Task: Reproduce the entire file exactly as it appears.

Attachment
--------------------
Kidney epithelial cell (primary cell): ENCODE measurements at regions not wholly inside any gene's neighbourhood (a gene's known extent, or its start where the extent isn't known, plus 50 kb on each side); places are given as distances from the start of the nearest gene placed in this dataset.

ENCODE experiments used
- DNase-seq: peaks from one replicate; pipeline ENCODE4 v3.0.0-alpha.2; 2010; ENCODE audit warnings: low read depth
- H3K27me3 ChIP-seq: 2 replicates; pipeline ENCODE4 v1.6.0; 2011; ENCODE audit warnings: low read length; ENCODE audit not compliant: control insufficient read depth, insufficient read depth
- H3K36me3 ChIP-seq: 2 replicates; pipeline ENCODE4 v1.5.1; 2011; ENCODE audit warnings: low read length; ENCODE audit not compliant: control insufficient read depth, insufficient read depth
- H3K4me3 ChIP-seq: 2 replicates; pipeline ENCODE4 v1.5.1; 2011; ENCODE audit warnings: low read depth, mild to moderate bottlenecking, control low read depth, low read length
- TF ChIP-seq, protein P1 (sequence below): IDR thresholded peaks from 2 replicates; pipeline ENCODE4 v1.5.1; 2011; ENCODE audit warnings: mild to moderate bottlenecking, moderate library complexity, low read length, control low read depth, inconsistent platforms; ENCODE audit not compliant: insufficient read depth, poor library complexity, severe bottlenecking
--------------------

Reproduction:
Kidney epithelial cell (primary cell): ENCODE measurements at regions not wholly inside any gene's neighbourhood (a gene's known extent, or its start where the extent isn't known, plus 50 kb on each side); places are given as distances from the start of the nearest gene placed in this dataset.

ENCODE experiments used
- DNase-seq: peaks from one replicate; pipeline ENCODE4 v3.0.0-alpha.2; 2010; ENCODE audit warnings: low read depth
- H3K27me3 ChIP-seq: 2 replicates; pipeline ENCODE4 v1.6.0; 2011; ENCODE audit warnings: low read length; ENCODE audit not compliant: control insufficient read depth, insufficient read depth
- H3K36me3 ChIP-seq: 2 replicates; pipeline ENCODE4 v1.5.1; 2011; ENCODE audit warnings: low read length; ENCODE audit not compliant: control insufficient read depth, insufficient read depth
- H3K4me3 ChIP-seq: 2 replicates; pipeline ENCODE4 v1.5.1; 2011; ENCODE audit warnings: low read depth, mild to moderate bottlenecking, control low read depth, low read length
- TF ChIP-seq, protein P1 (sequence below): IDR thresholded peaks from 2 replicates; pipeline ENCODE4 v1.5.1; 2011; ENCODE audit warnings: mild to moderate bottlenecking, moderate library complexity, low read length, control low read depth, inconsistent platforms; ENCODE audit not compliant: insufficient read depth, poor library complexity, severe bottlenecking